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GMAT Tips: Four Ways to Minimize Test-Day Anxiety

Today’s GMAT tip comes to us from Veritas Prep.  In this article, they provide helpful advice on how to calm your nerves before taking the GMAT. Read on to see what they have to say!

1) Realize that Test-Day Anxiety is exactly what the test wants you to feel

Remember this – the GMAT is not as much a test of  “how well you’ll do in business school “as it is a test of “how we’ll you’ll do after business school”.  Business schools have essentially two constituents — students/alumni and recruiters.  And if the top recruiters come to the school to hire the students, the top students will continue to come — you are going to business school to increase your job prospects and career potential, so it’s only natural that you will want to go to the schools that have the highest job placement rates and starting salaries, the most alumni in leadership positions at top firms, the most elite lists of on-campus recruiters, etc.  Business schools know this, and accordingly one of their top goals in the admissions process is to admit the kinds of students who will be successful in landing and excelling at great jobs.

The GMAT is designed to test the kinds of reasoning skills that lead to success in business, and one crucial component of that is your ability to make good decisions while under pressure.  By having a timed test that many will struggle to complete on time; by including a stress-inducing check-in-procedure complete with photographs, fingerprints, and a sterile testing environment that reminds you “this is a big deal;” and by using technical language and additional algebraic variables and other devices to contribute to a test that just looks and feels difficult, the GMAT puts nearly everyone under the kind of simulated stress that they may later face while making decisions with millions of dollars or thousands of jobs at stake.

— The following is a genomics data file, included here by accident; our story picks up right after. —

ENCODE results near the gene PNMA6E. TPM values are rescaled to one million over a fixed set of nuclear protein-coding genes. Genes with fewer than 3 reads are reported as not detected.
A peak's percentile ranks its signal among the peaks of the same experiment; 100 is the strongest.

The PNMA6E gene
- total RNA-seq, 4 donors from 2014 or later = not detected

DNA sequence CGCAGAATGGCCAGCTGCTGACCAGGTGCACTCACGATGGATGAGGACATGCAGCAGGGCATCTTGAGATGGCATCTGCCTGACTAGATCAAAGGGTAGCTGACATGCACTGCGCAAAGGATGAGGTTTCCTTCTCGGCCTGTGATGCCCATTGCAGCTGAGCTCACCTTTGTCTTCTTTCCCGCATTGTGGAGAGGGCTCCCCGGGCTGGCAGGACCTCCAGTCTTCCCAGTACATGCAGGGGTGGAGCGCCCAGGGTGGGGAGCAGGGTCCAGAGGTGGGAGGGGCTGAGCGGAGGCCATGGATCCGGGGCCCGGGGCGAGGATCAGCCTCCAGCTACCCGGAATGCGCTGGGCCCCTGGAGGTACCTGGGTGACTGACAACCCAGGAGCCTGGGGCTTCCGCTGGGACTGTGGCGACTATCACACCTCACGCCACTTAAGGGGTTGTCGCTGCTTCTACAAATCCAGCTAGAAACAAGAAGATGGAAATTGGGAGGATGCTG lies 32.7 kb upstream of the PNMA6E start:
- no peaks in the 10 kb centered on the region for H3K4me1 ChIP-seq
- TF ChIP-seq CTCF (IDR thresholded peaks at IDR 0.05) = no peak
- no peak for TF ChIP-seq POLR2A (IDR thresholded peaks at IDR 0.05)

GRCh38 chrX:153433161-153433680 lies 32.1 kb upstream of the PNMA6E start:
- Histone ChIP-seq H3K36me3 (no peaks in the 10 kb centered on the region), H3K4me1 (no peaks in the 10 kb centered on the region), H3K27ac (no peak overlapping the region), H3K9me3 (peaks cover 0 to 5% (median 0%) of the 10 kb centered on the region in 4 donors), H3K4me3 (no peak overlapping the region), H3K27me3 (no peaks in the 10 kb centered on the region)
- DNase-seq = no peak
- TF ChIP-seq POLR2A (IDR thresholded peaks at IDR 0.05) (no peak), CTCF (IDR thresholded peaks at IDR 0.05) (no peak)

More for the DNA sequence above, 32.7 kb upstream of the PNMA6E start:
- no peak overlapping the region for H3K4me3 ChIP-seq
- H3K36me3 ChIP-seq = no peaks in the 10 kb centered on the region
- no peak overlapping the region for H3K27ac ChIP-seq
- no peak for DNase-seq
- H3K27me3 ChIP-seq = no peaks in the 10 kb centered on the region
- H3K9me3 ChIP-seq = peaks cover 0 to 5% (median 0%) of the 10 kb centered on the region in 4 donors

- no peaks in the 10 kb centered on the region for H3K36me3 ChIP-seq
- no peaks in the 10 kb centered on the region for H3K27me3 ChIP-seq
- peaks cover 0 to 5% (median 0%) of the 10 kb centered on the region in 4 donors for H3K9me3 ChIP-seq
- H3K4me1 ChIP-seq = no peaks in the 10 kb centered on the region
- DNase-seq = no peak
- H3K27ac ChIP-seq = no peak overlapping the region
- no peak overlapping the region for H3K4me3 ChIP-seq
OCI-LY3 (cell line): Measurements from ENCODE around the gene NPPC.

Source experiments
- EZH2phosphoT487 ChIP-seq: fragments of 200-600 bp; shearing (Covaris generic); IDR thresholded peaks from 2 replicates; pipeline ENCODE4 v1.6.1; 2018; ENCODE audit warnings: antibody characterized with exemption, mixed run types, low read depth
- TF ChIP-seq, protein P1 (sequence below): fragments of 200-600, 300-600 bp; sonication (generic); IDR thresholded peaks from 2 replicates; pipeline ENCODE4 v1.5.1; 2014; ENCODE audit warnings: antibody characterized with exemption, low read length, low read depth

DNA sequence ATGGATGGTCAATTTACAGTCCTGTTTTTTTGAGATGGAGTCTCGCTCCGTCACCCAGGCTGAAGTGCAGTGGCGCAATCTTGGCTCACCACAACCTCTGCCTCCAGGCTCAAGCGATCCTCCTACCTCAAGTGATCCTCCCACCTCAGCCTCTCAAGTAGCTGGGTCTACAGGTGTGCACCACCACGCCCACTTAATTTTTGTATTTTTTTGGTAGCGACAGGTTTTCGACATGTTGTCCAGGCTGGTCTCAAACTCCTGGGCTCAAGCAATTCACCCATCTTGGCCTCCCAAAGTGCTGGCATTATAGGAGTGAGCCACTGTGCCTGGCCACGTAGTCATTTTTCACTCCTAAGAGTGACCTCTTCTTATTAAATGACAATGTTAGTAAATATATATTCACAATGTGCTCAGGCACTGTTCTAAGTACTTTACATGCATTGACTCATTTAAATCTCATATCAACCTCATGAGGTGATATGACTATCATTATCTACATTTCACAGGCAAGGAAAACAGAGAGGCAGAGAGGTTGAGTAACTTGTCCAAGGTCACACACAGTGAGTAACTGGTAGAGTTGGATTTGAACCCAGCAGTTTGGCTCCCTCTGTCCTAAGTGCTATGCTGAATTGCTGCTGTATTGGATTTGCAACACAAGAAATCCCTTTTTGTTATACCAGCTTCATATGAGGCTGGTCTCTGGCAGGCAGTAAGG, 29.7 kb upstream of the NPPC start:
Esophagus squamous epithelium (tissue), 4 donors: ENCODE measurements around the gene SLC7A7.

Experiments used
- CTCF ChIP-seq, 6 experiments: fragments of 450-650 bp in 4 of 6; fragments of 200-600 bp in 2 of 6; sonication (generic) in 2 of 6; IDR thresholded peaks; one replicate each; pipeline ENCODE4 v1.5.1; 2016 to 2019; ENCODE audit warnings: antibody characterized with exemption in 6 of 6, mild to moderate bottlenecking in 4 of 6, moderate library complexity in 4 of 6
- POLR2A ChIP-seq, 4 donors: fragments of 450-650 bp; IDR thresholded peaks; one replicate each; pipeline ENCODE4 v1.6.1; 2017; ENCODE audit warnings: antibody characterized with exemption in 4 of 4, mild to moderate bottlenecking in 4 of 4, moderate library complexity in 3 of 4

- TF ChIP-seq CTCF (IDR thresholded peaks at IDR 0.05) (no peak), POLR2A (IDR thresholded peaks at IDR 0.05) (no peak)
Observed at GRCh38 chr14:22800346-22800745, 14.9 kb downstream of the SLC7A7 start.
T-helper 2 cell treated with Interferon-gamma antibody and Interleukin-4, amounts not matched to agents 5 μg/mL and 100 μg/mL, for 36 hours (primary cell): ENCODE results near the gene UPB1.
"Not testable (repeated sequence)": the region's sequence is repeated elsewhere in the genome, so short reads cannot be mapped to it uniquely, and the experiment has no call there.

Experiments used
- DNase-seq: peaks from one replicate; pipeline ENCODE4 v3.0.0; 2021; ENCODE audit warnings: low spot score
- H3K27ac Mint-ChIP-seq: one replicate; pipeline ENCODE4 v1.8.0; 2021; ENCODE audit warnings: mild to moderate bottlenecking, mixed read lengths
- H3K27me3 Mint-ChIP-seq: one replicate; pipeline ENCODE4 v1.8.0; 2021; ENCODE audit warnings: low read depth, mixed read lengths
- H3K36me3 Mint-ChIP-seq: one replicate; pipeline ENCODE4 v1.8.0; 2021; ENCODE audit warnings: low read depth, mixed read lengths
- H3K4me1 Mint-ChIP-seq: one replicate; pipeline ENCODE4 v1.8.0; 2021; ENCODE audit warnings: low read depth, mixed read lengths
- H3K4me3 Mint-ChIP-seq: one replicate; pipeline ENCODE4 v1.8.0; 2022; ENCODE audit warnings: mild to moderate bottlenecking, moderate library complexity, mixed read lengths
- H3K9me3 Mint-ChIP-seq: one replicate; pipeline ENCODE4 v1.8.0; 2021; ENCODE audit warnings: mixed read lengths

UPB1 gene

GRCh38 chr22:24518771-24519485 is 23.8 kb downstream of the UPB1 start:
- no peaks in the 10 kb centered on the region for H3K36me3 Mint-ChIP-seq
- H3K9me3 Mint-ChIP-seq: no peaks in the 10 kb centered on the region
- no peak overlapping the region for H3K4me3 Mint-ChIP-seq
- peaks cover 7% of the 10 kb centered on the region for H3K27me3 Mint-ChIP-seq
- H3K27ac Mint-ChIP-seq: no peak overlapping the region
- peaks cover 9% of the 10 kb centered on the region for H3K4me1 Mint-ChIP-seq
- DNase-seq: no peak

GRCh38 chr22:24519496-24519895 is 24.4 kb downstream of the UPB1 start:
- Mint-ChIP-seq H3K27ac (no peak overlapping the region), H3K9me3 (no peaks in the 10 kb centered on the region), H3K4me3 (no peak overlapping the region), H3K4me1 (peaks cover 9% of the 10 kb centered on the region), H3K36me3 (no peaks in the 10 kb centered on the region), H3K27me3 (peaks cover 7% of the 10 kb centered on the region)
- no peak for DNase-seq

To combat this stress, know that it is an intentional part of the GMAT.  You’re not feeling stress because you are personally not worthy of success; you’re feeling stress because the GMAT needs you to in order to make the test more difficult!  Tell yourself that you can relax and stay confident because, in many ways, the only thing you have to fear is fear itself.

2) Plan to Punt

As mentioned above, the timed pressure of the GMAT contributes immensely to test-day stress and to the kinds of silly mistakes that result from it.  Rushing through problems not only leads directly to score-killing mistakes, but it adds additional stress that can grow unbearable.  But remember this about the GMAT’s computer-adaptive scoring system – you can (and will) miss several questions per section and still score very, very high.  It’s not uncommon for someone to miss 10 or 11 questions on each section and still score 700+!

If you acknowledge that you can-and-will miss questions, then use that knowledge to your advantage.  Plan on giving yourself 3-4 quick guesses, or “punts,” per section — if you start to read a question and realize within 20-30 seconds that you are just not going to get it, guess and move on.  The extra time that buys you for the questions that you can-and-should get right will allow you better relax and double-check your work to ensure that you get credit for the correct work that you do.  And, frankly, on those 3-4 questions that intimidate you the most at first glance, your likelihood of answering correctly after 2-3 minutes is probably not all that much higher than your odds of guessing correctly, and the time that you save for future questions may be even valuable than one correct answer with accompanying stress.